Saturday, September 28, 2013

Tall ships reflect Hobart's by-gone era

September 2013, Hobart, Tasmania was visited by a group of Dutch Tall Ships and several other ships as part of the Tall Ships Festival. Some of these ships had travelled half-way around the world as part of a circumnavigation of the globe.

This was Hobart's greatest assembly of tall ships since the bicentennial celebrations of 1988.
The old poster of a photograph taken in 1895, shows cargo and passenger ships, plus whaling ships berthed along the New Wharf (now called Princes Wharf).

Last week, Princes Wharf hosted the magnificent Bark Europa – a Dutch tall ship built as a lightship in Germany in 1911: the topsail schooner, Oosterschelde (early 20th century), and the Lord Nelson, Britain's Jubilee Sailing Trust STS especially constructed for people with limited abilities.

Across on the Elizabeth Pier another 5 ships graced the Hobart’s waterfront.

The Lady Nelson (replica 1798 colonial brig) was built on the Derwent and is a permanent feature on the harbour.
Behind her is another Dutch ship, Tecla, a 2-masted ketch built 1915. Having seen her on the water, I can confirm she is very fast.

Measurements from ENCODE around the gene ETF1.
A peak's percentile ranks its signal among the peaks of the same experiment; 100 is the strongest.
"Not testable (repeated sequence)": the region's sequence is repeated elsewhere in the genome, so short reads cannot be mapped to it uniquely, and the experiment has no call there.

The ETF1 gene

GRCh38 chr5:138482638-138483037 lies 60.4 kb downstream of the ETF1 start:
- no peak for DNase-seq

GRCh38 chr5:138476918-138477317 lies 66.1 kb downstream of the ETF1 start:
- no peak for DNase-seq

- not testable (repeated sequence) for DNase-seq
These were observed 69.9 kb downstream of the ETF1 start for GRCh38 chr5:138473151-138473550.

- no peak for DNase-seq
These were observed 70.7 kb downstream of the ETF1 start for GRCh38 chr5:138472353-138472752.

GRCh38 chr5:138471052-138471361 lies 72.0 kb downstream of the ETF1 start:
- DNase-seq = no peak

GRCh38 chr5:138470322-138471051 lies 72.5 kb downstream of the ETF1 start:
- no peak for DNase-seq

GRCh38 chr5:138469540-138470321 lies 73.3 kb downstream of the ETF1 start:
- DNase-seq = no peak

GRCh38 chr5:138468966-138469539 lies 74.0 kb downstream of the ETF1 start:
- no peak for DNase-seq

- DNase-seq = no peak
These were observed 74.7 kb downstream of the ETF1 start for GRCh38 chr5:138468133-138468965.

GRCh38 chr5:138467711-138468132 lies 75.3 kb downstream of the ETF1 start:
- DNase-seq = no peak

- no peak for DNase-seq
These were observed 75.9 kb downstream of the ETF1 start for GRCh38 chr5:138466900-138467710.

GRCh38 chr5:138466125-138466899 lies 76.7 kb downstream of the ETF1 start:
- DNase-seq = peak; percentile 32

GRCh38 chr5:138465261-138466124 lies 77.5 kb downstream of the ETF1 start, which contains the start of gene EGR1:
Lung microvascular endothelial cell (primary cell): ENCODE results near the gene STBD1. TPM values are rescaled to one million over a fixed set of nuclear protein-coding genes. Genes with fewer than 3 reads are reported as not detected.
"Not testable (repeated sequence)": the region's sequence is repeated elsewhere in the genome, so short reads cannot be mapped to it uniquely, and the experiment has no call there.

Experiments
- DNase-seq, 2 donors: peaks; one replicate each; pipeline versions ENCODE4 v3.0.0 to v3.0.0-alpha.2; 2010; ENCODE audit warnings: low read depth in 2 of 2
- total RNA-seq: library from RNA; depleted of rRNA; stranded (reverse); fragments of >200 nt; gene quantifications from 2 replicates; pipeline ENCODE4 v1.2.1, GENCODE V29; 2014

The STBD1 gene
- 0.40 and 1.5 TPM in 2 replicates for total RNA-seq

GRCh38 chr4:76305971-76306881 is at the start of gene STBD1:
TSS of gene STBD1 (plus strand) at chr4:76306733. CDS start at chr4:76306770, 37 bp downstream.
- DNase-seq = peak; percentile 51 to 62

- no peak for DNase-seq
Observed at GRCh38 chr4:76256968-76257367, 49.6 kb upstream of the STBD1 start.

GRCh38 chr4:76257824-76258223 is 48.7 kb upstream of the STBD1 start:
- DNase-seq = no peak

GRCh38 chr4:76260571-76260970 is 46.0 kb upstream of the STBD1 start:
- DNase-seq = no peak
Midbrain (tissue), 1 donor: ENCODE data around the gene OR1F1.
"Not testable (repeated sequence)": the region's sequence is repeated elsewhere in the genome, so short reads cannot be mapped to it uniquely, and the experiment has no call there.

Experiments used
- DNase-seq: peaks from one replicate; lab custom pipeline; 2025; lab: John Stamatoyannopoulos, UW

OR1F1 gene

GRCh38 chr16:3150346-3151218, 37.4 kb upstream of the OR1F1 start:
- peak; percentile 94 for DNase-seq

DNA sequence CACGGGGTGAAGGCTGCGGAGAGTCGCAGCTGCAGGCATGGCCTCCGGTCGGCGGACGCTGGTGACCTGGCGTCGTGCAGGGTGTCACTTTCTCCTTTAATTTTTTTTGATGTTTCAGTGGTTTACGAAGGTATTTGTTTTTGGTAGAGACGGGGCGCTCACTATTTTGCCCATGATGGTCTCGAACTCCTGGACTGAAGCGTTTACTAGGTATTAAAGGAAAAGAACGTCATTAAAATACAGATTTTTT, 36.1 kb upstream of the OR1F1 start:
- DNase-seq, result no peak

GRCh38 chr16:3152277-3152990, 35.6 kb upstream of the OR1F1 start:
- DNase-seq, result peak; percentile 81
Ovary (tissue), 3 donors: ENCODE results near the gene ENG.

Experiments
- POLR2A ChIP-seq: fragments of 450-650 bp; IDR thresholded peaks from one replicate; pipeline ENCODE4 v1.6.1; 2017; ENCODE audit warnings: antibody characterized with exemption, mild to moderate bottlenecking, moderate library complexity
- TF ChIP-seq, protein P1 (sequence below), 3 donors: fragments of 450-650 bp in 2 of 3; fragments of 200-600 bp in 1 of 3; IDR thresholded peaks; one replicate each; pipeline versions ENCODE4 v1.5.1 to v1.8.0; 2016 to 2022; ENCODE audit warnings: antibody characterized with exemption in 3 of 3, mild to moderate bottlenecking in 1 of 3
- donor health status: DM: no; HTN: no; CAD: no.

On the other side of the pier, Hobart's Windeward Bound (earlier pic), a two masted brigantine built in Tasmania.

She is followed by the Young Endeavour STS whose crew ‘dressed’ the ship as she came into dock.

And last but not least, the Soren Larsen - Danish built but now based in Sydney, which was made famous in various movies including The French Lieutenant's Woman and The Onedin Line.


Hobart's Tall Ship Festival also hosted a fine display of wooden boats and a Viking ship, which I will include in the next post.

2 comments:

Thom O'Connel said...

Here’s a great list of tall ships www.tall-shiprace.com

There are profiles on some of the ships in your article like the Lord Nelson, Europa and Oosterschelde.

Margaret Muir said...

Thank you for your post. I was pleased to sail with Europa, in convoy with the other ships, along the Australian Bight for three weeks. It was a wonderful voyage and adventure.